Here are a few strategies you can use when trying to grow your key accounts.

  • Get our first meeting

  • Expand horizontally (get intros to new departments)

  • Expand vertically (get access to higher-level contacts)

  • Increase repeat orders with the same contacts

  • Cross-sell new products to our same contacts

  • Get MSA with legal and procurement

  • Become the vendor of choice

  • Save the account from a bad experience

  • Rebuild the account that has stopped spending with you

Each of these strategies require a different set of tactics to make them successful.

Pick 1-3 strategies that you will deploy at each of your key accounts. Then execute them.

4: Document your plan

Two of the biggest reasons key account strategies fail is 1) they aren’t documented and 2) they are too complex.

Keep your plan simple but make sure it’s documented.

Write down each strategy and the most important 1-2 actions you will take each week.

By documenting the plan you can get feedback from managers or peers who may have other ideas to share.

Once it’s written, execute your plan and document the results so you can update your strategy accordingly.

5: Create a most wanted list

This industry is so small. If there is someone you want to get in touch with, chances are you are 1-3 connections away from them.

Meaning someone you know can introduce you directly or they know someone who can introduce you.

Too often we don’t ask for referrals or check who our connections are connected to.

So one of the first exercises you should do is create a “Most Wanted” list.

This is a list of contacts at your key accounts that you must get a meeting with. If you do, it could be a game changer for how you would grow in that account.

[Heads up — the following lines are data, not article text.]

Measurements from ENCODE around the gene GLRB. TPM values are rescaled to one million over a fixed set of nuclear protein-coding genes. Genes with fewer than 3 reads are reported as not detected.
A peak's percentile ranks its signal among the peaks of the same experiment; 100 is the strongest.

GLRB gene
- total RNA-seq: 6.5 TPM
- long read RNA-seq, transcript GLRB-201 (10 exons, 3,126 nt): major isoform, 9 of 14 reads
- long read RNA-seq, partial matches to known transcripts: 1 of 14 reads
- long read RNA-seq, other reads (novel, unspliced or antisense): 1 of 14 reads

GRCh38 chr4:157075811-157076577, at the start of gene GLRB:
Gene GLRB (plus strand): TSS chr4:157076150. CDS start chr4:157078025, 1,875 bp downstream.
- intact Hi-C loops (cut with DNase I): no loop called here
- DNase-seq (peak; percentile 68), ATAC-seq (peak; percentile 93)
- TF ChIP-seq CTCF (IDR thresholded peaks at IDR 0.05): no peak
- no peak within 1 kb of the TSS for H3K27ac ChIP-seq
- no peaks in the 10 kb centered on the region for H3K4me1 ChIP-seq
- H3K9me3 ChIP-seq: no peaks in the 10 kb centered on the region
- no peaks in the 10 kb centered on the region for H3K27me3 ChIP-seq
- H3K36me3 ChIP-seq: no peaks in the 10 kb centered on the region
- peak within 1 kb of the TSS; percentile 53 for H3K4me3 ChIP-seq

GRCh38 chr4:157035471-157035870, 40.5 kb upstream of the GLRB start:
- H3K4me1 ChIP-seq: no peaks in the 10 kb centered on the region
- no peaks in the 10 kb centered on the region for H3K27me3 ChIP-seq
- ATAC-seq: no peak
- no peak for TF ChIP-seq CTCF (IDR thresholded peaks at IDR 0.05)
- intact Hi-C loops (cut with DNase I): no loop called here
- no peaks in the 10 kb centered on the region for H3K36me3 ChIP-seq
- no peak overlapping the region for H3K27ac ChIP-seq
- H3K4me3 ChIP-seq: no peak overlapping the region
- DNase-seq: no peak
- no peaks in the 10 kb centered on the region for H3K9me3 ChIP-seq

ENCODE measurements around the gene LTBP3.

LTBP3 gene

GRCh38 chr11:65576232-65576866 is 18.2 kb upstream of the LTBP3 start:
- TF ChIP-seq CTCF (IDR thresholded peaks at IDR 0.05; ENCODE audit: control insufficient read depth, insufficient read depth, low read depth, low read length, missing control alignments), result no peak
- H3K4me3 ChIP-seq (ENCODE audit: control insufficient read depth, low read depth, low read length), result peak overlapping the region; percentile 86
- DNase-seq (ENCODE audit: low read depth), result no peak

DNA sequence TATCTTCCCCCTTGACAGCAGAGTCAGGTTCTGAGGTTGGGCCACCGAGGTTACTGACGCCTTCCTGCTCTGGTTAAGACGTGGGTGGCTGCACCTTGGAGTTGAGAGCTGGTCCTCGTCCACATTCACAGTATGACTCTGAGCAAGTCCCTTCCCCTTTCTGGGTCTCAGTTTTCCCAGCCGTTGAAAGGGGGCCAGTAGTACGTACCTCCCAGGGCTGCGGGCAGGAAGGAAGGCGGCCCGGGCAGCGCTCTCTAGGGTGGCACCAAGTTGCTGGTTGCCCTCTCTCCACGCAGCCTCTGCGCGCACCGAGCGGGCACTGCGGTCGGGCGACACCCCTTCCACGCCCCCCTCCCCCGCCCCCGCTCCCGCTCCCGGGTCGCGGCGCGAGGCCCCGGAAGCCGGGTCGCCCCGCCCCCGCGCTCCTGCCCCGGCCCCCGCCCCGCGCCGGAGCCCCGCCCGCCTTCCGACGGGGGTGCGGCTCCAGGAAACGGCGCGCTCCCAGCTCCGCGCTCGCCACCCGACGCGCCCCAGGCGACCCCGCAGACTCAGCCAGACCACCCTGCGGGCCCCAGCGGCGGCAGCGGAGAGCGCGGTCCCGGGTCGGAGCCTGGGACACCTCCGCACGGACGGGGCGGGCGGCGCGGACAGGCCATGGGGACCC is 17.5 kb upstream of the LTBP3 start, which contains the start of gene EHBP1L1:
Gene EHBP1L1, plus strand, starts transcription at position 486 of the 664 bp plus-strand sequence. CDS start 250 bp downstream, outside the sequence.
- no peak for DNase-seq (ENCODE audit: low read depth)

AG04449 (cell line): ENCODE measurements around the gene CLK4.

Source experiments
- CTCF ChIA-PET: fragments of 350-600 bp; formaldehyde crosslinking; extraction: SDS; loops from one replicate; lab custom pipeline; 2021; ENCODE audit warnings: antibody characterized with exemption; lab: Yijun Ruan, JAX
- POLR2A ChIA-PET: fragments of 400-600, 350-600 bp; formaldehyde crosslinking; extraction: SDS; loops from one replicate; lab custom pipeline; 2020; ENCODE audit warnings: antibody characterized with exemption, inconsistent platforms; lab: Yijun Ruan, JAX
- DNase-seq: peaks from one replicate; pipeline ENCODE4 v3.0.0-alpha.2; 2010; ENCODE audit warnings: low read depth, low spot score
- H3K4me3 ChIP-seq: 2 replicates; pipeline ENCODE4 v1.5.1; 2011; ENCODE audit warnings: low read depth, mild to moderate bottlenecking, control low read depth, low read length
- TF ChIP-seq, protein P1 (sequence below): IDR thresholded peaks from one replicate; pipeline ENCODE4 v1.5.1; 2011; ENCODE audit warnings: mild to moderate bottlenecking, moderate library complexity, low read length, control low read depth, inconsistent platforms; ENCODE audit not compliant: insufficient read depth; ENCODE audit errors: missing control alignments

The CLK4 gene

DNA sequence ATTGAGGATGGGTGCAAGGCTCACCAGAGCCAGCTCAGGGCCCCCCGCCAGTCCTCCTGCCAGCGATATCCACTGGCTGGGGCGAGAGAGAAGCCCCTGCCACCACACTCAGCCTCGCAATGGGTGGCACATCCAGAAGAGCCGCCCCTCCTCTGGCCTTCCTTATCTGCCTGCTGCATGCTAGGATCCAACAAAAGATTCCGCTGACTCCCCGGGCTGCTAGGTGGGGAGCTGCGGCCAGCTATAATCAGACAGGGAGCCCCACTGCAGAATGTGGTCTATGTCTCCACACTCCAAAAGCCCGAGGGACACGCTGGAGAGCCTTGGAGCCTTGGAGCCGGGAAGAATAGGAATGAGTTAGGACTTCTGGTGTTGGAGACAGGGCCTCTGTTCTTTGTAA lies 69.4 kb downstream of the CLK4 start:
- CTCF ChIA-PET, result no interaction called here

Keep this list to 20 names so it’s manageable.

Do everything in your power to find connections and connections of connections who can get you a warm introduction to that contact.

Look at people in your lab, on your exec team, your investors, people you used to work with, and even customers you used to sell to.

This is one of the highest-leverage activities you can focus on.


  1. Score and rank your top accounts

  2. Prioritize the account with the most growth potential

  3. Pick the right growth strategy based on your assessment of the account

  4. Document and share your plan with your manager and peers

  5. Create your most wanted list and use your connections to get warm introductions

The Festival of Genomics and Biodata London (FOG London), is the biggest life science event in the UK, bringing together nearly 6000 researchers and executives from pharma, healthcare and academia. FOG Boston is coming to the Boston Convention Center next month 12-13 June and the team have kindly given us 10% off tickets! Thinking of heading down? Use ticket code SALESDNA10 at checkout and let them know who sent you... 😎

Episode 10: [Leadership] Growing a startup as a sales leader with Chris Dingman

  • Challenges of hiring the right people

  • What you need to set up to start a diagnostics company

  • Using referrals to grow your account base

  • Should you get into leadership?